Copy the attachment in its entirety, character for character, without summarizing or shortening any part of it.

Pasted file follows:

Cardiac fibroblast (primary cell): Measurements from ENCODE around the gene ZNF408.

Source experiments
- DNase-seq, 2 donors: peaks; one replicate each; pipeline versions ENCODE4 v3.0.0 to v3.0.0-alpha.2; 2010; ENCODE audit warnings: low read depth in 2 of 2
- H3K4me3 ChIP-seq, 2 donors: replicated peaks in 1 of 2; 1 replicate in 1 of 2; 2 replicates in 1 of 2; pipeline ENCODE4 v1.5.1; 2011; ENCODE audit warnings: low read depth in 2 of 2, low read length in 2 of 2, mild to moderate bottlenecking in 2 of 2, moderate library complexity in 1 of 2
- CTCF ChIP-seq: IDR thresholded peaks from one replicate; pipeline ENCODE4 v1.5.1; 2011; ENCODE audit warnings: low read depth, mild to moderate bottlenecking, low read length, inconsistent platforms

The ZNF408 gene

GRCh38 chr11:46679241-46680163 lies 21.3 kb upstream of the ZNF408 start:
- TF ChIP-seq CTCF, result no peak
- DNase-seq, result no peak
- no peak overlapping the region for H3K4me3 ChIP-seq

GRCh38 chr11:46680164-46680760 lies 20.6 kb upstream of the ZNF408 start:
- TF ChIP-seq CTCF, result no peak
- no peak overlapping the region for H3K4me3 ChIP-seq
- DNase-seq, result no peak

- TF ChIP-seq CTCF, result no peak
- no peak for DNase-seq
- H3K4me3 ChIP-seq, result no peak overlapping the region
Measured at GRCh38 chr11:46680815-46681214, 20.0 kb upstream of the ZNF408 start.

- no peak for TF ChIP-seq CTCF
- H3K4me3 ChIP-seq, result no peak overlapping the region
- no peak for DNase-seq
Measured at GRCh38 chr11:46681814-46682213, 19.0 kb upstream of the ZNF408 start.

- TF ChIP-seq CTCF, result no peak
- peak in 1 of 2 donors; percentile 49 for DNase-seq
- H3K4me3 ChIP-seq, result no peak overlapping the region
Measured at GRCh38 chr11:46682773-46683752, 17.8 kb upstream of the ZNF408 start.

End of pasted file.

Cardiac fibroblast (primary cell): Measurements from ENCODE around the gene ZNF408.

Source experiments
- DNase-seq, 2 donors: peaks; one replicate each; pipeline versions ENCODE4 v3.0.0 to v3.0.0-alpha.2; 2010; ENCODE audit warnings: low read depth in 2 of 2
- H3K4me3 ChIP-seq, 2 donors: replicated peaks in 1 of 2; 1 replicate in 1 of 2; 2 replicates in 1 of 2; pipeline ENCODE4 v1.5.1; 2011; ENCODE audit warnings: low read depth in 2 of 2, low read length in 2 of 2, mild to moderate bottlenecking in 2 of 2, moderate library complexity in 1 of 2
- CTCF ChIP-seq: IDR thresholded peaks from one replicate; pipeline ENCODE4 v1.5.1; 2011; ENCODE audit warnings: low read depth, mild to moderate bottlenecking, low read length, inconsistent platforms

The ZNF408 gene

GRCh38 chr11:46679241-46680163 lies 21.3 kb upstream of the ZNF408 start:
- TF ChIP-seq CTCF, result no peak
- DNase-seq, result no peak
- no peak overlapping the region for H3K4me3 ChIP-seq

GRCh38 chr11:46680164-46680760 lies 20.6 kb upstream of the ZNF408 start:
- TF ChIP-seq CTCF, result no peak
- no peak overlapping the region for H3K4me3 ChIP-seq
- DNase-seq, result no peak

- TF ChIP-seq CTCF, result no peak
- no peak for DNase-seq
- H3K4me3 ChIP-seq, result no peak overlapping the region
Measured at GRCh38 chr11:46680815-46681214, 20.0 kb upstream of the ZNF408 start.

- no peak for TF ChIP-seq CTCF
- H3K4me3 ChIP-seq, result no peak overlapping the region
- no peak for DNase-seq
Measured at GRCh38 chr11:46681814-46682213, 19.0 kb upstream of the ZNF408 start.

- TF ChIP-seq CTCF, result no peak
- peak in 1 of 2 donors; percentile 49 for DNase-seq
- H3K4me3 ChIP-seq, result no peak overlapping the region
Measured at GRCh38 chr11:46682773-46683752, 17.8 kb upstream of the ZNF408 start.